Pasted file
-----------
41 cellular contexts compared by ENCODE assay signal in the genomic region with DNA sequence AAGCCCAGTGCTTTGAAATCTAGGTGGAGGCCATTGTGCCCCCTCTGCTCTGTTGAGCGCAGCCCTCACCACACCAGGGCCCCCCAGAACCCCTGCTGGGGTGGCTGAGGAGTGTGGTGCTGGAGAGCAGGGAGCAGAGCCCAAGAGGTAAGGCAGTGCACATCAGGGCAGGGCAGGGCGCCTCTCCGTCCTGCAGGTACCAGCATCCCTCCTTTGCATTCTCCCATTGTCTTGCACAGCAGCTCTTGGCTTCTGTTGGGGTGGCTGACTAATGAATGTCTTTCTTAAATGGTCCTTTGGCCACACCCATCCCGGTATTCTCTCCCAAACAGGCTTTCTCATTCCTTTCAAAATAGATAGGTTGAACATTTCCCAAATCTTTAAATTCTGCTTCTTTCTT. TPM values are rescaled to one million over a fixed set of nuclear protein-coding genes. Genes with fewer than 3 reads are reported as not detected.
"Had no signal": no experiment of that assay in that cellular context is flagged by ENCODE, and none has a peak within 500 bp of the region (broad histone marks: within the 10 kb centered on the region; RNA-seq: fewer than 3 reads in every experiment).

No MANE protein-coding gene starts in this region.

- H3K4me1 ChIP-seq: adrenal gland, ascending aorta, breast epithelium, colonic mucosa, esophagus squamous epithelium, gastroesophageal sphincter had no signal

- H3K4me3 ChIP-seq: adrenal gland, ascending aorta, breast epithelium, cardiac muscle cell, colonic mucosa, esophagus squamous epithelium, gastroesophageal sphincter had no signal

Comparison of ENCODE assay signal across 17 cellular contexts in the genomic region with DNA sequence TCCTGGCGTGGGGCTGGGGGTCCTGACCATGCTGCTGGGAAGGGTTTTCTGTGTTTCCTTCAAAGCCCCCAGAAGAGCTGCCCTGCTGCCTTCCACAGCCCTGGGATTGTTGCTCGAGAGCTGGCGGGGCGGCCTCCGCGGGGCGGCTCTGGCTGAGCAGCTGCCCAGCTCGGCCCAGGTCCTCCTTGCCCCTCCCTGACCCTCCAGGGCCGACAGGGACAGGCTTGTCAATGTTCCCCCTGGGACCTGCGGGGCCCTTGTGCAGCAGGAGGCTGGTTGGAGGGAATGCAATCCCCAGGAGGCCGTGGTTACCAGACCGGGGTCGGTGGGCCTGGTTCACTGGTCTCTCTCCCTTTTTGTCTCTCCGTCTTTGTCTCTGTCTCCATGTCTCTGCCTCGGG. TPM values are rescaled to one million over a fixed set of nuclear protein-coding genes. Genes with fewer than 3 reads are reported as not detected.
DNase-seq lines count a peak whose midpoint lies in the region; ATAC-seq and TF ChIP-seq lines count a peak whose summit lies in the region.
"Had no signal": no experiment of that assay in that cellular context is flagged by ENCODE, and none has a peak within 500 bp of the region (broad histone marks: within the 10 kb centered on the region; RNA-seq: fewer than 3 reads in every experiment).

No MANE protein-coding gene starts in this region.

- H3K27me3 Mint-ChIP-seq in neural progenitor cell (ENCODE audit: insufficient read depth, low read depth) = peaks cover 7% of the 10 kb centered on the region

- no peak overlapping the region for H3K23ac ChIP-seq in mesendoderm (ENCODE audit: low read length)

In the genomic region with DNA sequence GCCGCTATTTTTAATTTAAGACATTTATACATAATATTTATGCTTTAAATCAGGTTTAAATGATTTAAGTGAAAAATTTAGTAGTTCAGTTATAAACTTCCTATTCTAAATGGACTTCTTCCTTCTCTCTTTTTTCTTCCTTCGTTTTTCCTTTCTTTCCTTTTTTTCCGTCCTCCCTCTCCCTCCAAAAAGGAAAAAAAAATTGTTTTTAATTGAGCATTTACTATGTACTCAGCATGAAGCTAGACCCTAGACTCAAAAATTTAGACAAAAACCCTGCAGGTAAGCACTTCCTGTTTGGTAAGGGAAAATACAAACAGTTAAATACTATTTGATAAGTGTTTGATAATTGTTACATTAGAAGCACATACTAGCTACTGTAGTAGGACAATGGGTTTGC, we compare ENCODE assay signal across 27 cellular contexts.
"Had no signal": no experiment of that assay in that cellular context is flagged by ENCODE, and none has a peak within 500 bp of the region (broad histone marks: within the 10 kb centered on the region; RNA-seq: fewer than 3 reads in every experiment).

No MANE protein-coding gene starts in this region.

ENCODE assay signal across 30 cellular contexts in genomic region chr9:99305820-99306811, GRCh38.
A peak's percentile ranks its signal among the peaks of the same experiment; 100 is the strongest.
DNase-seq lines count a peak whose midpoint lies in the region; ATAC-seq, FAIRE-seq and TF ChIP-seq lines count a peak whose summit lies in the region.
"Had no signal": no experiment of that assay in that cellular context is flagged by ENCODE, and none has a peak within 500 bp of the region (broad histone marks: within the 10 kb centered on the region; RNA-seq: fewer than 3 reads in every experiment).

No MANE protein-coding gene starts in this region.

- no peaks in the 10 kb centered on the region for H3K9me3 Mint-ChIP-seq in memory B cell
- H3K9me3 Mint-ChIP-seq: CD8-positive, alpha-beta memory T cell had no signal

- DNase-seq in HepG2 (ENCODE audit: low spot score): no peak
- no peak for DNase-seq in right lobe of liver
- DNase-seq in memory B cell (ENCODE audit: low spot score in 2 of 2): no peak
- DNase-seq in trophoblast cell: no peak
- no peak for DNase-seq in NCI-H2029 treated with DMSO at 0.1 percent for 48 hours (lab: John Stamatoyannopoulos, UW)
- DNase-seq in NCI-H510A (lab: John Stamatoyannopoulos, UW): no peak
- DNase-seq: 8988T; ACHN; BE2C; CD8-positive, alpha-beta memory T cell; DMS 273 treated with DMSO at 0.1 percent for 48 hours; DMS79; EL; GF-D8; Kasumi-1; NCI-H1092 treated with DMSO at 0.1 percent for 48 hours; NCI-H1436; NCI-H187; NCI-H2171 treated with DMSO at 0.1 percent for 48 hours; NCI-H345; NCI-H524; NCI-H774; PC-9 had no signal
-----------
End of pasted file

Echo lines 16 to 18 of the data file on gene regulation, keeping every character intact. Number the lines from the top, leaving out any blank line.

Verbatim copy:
A peak's percentile ranks its signal among the peaks of the same experiment; 100 is the strongest.
DNase-seq lines count a peak whose midpoint lies in the region; ATAC-seq, FAIRE-seq and TF ChIP-seq lines count a peak whose summit lies in the region.
"Had no signal": no experiment of that assay in that cellular context is flagged by ENCODE, and none has a peak within 500 bp of the region (broad histone marks: within the 10 kb centered on the region; RNA-seq: fewer than 3 reads in every experiment).